This public lecture has been postponed for the present date. For updates, please subscribe to the SMRI Public Events mailing list.
Since prehistoric times, humans have used knots for their functional and aesthetic value. Knots, links and braids have held decorative, artistic and spiritual significance across a myriad of cultures. For mathematicians, the study of knots has led to insights in disciplines such as geometry and topology.
In this public lecture, Professor Purcell will provide us with an introduction into knot theory and some of its fundamental questions. When is a knot not a knot—how do you know if it can be unknotted? How do you know if two knots are the same? Professor Purcell will share what motivates her research, take a look at some of the modern tools to study knots and describe some of the surprising applications of knot theory, such as quantum physics, synthetic chemistry and molecular biology.
Please note this lecture will take place in-person and will not be recorded. Numbers may be limited, so please register early to avoid disappointment.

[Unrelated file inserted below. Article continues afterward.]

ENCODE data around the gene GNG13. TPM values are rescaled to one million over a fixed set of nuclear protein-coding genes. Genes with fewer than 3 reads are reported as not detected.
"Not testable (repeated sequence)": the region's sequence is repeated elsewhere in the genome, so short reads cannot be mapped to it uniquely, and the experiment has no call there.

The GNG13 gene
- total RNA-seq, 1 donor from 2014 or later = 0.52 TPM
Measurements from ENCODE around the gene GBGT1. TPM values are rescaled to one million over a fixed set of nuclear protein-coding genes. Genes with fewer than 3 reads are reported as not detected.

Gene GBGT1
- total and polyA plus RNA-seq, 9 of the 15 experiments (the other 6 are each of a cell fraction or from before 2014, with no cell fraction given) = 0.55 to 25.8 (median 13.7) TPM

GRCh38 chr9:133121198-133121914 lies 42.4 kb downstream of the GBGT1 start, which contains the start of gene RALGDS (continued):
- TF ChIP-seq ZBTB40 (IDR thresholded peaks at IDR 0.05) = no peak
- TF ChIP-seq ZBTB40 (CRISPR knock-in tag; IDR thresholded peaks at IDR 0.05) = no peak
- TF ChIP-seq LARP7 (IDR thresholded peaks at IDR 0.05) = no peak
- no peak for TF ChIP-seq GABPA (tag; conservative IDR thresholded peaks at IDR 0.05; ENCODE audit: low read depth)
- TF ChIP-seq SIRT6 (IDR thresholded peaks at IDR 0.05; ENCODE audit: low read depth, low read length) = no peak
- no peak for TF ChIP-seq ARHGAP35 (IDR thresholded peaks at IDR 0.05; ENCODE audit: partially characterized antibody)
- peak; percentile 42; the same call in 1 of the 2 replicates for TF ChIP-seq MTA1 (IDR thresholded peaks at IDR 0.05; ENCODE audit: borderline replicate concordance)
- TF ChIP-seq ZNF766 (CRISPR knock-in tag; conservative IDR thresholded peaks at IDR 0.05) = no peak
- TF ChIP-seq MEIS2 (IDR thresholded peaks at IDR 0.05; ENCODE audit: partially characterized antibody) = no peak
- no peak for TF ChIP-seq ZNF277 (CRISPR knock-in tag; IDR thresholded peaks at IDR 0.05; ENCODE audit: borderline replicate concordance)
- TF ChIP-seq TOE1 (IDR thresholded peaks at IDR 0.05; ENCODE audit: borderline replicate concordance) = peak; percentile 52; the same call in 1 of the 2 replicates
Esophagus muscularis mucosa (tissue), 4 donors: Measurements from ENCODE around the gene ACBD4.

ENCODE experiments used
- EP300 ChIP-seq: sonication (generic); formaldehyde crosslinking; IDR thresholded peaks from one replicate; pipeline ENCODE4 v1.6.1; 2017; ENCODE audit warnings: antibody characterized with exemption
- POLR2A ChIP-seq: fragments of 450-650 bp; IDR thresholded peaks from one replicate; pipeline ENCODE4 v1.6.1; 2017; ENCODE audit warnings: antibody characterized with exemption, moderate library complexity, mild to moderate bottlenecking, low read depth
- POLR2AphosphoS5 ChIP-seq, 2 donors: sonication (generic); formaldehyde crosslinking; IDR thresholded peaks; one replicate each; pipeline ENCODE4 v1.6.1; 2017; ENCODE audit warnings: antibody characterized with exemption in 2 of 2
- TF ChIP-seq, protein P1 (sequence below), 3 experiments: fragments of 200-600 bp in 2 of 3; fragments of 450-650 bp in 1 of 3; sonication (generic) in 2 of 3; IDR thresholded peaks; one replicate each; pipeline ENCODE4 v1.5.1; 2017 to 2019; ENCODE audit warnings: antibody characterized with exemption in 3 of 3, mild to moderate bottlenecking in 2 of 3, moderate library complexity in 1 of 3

The lecture will begin at 18:00. Drinks and canapés will be served after the lecture concludes around 19:00.
Speaker bio: Jessica Purcell is a Professor in the School of Mathematical Sciences and Associate Dean of Research (Faculty of Science) at Monash University. Her research interests are in geometry and topology, with a particular interest in 3-manifolds, hyberbolic geometry and knot theory. Professor Purcell will visit SMRI in late 2021 as part of the Domestic Visitor Program (2020 Round 2 Awardee).
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Lecture Theatre 200, Social Sciences Building (A02)
The University of Sydney
Camperdown, NSW 2006